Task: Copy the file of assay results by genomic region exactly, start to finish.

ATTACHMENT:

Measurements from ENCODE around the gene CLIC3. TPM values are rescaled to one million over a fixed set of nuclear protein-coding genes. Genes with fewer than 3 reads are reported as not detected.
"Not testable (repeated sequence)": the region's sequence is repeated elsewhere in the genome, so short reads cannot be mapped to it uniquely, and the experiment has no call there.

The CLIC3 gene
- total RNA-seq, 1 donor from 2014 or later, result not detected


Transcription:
Measurements from ENCODE around the gene CLIC3. TPM values are rescaled to one million over a fixed set of nuclear protein-coding genes. Genes with fewer than 3 reads are reported as not detected.
"Not testable (repeated sequence)": the region's sequence is repeated elsewhere in the genome, so short reads cannot be mapped to it uniquely, and the experiment has no call there.

The CLIC3 gene
- total RNA-seq, 1 donor from 2014 or later, result not detected